Date of Award

Summer 2009

Document Type


Degree Name

Doctor of Philosophy (PhD)


Ocean/Earth/Atmos Sciences

Committee Director

John R. McConaugha

Committee Member

Alexander Bochdansky

Committee Member

Lisa Horth


The Chesapeake Bay blue crab, Callinectes sapidus, is an important species both ecologically and as a fishery. Fishery dependent and independent data indicate that the population declined abruptly in the mid-1990s and has remained low. Previous work prior to the decline in population abundance found a significant relationship between size and fecundity for mature females. As with many heavily fished populations, this population has experienced a reduction in the size at maturity. The objectives of this study were to reassess the fecundity of the population, determine the lipid and protein energy allocated for reproduction, and to examine the concentrations of lipid fractions in eggs.

This study indicated that the size-fecundity relationship is absent or very weak. Fecundity estimates indicate that individual female fecundity has decreased by an order of magnitude from previously reported values. Egg production varied both inter- and intra-annually with a greater number of smaller eggs produced later in each season. This all suggests that allometric regulation is no longer the primary factor determining egg production in this population.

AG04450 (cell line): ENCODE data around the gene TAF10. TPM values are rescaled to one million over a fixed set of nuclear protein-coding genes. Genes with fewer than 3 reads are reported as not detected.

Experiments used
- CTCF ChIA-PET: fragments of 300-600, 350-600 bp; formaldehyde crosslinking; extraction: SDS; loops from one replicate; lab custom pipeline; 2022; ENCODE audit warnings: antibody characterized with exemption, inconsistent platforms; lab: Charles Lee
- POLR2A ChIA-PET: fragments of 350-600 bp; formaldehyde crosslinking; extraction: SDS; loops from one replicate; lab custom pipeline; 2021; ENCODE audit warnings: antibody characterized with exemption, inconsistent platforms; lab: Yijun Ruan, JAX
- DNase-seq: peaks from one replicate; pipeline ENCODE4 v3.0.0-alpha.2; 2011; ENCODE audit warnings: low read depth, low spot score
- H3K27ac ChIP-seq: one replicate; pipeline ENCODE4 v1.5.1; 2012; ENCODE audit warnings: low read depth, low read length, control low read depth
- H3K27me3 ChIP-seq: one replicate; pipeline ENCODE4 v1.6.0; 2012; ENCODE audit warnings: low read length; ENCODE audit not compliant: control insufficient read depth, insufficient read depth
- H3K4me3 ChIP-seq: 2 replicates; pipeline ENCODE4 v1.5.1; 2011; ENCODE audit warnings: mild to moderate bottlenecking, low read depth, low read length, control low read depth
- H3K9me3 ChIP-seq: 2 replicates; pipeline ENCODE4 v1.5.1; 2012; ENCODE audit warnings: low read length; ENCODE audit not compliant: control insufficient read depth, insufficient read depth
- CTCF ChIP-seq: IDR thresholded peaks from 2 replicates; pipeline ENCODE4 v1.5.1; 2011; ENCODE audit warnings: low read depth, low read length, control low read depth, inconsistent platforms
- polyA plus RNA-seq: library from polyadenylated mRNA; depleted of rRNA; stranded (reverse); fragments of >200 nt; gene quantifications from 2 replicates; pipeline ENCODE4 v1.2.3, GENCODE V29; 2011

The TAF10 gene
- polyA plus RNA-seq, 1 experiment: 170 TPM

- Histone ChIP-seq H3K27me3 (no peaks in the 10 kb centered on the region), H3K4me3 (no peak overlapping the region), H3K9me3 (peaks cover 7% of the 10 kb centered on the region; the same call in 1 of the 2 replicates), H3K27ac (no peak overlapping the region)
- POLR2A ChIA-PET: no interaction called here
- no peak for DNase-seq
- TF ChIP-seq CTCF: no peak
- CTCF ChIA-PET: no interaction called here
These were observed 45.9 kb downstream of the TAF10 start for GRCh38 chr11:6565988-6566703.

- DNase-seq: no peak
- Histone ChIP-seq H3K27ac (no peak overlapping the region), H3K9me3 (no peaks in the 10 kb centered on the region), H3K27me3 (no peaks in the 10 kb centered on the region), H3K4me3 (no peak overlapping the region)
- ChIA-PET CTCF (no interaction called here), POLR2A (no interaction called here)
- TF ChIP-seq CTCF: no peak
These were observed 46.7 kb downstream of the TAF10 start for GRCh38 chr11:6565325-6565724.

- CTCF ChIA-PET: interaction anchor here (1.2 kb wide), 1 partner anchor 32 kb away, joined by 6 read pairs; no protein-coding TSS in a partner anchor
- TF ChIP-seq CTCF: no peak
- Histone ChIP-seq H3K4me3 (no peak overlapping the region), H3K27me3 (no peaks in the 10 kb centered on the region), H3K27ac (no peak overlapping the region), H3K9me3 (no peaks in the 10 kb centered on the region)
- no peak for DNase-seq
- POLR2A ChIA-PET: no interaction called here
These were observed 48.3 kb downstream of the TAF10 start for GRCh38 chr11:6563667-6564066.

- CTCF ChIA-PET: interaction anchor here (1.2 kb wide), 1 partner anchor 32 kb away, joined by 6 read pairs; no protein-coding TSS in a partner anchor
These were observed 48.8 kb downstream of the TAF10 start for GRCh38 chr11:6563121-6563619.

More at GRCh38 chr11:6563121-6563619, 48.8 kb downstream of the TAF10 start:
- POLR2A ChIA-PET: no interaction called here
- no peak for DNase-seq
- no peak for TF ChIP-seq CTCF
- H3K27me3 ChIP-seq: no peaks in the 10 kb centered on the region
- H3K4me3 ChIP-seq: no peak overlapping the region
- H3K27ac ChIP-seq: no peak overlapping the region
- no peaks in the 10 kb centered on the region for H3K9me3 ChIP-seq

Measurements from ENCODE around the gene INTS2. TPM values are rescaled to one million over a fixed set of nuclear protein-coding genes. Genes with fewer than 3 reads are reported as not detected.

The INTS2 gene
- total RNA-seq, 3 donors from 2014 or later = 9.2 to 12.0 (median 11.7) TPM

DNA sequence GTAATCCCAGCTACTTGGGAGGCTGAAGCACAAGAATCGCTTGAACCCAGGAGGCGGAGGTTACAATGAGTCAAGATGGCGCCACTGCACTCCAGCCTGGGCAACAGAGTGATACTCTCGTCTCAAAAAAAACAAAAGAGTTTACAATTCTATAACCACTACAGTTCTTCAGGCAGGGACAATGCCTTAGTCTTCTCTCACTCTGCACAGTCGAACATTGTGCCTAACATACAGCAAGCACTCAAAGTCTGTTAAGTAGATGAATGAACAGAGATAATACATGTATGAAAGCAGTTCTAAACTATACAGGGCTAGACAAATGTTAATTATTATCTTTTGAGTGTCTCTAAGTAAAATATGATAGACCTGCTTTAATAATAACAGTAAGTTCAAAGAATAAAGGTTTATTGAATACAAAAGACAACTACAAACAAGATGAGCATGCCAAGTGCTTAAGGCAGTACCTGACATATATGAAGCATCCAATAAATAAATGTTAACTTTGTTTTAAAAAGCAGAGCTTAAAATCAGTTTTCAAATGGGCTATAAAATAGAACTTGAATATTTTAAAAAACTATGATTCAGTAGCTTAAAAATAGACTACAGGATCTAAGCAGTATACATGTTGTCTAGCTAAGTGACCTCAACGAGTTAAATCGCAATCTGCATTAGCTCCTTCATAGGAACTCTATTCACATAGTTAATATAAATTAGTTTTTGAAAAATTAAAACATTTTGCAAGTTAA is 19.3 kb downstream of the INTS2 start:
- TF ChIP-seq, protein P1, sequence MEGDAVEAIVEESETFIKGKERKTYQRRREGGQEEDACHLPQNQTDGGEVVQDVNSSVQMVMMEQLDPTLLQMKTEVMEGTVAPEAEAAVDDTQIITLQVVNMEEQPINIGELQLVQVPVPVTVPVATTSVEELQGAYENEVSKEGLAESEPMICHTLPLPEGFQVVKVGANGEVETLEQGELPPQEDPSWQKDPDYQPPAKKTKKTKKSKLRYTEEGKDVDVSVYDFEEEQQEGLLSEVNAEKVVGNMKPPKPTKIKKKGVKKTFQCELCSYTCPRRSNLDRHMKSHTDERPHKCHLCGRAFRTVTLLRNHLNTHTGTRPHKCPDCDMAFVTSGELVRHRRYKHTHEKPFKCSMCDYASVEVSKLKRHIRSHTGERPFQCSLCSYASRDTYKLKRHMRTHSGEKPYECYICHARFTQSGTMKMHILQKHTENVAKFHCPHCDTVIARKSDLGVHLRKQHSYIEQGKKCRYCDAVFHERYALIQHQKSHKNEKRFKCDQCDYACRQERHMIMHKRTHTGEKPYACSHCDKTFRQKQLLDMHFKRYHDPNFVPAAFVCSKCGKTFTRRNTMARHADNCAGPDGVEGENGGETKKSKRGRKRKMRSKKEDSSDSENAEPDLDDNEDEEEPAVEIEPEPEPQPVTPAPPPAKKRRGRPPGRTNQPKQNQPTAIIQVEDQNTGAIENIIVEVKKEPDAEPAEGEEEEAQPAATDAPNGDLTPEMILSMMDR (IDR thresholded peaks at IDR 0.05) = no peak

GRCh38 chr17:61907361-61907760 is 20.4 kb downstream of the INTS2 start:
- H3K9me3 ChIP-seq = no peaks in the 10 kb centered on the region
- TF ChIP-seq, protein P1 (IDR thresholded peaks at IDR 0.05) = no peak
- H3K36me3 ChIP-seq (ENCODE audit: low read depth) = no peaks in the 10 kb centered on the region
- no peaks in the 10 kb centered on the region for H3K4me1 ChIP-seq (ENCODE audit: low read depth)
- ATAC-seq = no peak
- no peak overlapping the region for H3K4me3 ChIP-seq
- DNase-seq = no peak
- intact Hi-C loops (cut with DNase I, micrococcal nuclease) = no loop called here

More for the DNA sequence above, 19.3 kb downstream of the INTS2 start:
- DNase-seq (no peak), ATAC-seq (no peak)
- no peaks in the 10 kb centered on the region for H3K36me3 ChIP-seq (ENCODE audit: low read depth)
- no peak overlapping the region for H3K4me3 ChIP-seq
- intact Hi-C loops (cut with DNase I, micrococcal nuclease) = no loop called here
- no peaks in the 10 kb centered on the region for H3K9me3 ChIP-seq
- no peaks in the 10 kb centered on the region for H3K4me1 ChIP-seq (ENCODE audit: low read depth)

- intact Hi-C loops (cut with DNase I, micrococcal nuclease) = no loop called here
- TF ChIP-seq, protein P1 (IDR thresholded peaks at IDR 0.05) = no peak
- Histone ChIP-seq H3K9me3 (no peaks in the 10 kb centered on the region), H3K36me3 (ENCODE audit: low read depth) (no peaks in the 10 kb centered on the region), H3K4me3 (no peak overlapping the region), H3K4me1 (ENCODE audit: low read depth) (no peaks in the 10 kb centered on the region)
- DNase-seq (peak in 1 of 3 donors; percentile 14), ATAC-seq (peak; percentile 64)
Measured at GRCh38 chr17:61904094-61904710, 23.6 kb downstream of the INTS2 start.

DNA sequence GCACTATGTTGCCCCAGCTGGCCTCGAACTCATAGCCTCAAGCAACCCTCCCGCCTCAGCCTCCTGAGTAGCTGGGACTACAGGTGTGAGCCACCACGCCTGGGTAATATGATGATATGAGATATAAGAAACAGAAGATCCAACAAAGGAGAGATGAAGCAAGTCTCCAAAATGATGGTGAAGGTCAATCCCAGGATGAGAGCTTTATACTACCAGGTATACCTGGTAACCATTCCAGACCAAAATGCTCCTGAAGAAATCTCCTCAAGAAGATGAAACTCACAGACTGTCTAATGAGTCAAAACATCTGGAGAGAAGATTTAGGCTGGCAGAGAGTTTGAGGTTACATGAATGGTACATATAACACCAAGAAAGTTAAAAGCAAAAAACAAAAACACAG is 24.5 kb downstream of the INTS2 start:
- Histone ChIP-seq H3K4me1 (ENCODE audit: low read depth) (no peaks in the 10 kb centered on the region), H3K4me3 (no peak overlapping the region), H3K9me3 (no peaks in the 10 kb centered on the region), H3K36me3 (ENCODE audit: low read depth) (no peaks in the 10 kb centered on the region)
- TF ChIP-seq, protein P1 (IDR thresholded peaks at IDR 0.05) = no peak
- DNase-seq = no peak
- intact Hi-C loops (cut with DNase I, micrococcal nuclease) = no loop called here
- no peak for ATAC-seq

Negative changes in the allocation or availability of energetic resources may be having a significant impact on this population. Lipid and protein concentrations measured from the hepatopancreas, ovaries and eggs of mature female blue crabs demonstrated that first brood production is derived from stored resources in the hepatopancreas. Later brood production is likely allocated for directly from ingested food. Egg lipid and protein concentrations showed considerable inter- and intra-annual variation, suggesting that there were trade offs between lipid and protein allocation. Concentrations of lipid fractions (triglyceride, phospholipid, and cholesterol) also showed variation within and between spawning seasons suggesting significant differences in egg quality.

Decreases in population fecundity in conjunction with observed variation in the biochemical content of eggs can have far reaching impacts on the population including larval survivability and recruitment. My results suggest that there are significant shifts in maternal effort, and potentially reproductive success, both inter-annually and seasonally. Fluctuations in energy available to an embryo, as well as the production of fewer embryos have significantly lowered the reproductive output of this population.